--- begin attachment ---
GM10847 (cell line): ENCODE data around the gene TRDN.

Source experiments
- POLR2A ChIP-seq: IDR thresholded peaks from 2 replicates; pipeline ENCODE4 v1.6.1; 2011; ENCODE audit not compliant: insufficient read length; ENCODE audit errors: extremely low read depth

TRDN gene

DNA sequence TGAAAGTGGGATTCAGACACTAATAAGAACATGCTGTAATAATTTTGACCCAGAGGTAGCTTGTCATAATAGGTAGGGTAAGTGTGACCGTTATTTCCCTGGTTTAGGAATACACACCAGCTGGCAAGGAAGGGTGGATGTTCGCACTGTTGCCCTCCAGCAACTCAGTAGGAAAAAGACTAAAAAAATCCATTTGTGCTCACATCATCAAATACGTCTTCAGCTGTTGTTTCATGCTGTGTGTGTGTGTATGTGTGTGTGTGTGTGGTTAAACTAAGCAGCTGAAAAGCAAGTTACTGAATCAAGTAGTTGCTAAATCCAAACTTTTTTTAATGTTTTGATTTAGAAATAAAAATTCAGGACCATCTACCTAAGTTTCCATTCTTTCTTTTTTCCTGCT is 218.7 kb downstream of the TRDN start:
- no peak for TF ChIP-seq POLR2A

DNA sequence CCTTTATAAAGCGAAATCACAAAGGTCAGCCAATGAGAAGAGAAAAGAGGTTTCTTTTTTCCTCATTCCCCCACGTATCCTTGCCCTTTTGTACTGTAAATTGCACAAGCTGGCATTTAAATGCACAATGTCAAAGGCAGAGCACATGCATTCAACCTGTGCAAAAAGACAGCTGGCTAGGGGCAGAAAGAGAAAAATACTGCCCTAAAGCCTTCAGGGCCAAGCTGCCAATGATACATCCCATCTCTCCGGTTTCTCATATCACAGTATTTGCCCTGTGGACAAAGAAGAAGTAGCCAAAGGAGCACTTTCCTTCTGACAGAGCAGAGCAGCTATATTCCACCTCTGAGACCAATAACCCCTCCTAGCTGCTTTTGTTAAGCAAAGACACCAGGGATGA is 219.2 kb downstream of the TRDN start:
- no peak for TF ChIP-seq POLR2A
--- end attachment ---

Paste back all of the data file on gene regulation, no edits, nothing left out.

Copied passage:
GM10847 (cell line): ENCODE data around the gene TRDN.

Source experiments
- POLR2A ChIP-seq: IDR thresholded peaks from 2 replicates; pipeline ENCODE4 v1.6.1; 2011; ENCODE audit not compliant: insufficient read length; ENCODE audit errors: extremely low read depth

TRDN gene

DNA sequence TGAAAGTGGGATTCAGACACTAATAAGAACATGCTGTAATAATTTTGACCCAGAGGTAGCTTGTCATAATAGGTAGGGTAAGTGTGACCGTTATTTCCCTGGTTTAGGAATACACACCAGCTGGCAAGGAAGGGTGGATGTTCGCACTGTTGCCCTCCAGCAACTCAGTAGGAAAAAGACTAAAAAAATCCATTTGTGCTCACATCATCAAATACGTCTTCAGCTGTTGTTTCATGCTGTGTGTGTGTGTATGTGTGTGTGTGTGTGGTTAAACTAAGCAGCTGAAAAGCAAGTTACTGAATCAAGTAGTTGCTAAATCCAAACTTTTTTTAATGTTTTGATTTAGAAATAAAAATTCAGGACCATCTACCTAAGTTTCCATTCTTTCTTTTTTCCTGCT is 218.7 kb downstream of the TRDN start:
- no peak for TF ChIP-seq POLR2A

DNA sequence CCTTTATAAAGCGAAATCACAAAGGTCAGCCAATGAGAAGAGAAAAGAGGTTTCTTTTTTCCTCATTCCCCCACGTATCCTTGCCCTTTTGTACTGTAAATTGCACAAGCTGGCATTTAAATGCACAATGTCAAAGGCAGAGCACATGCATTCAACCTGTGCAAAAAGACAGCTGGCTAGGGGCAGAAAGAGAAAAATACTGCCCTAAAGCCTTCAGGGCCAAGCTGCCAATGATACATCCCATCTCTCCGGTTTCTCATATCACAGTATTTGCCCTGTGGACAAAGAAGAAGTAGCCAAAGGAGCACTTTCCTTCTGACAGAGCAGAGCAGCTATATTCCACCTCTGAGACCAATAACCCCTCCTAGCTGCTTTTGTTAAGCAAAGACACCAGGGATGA is 219.2 kb downstream of the TRDN start:
- no peak for TF ChIP-seq POLR2A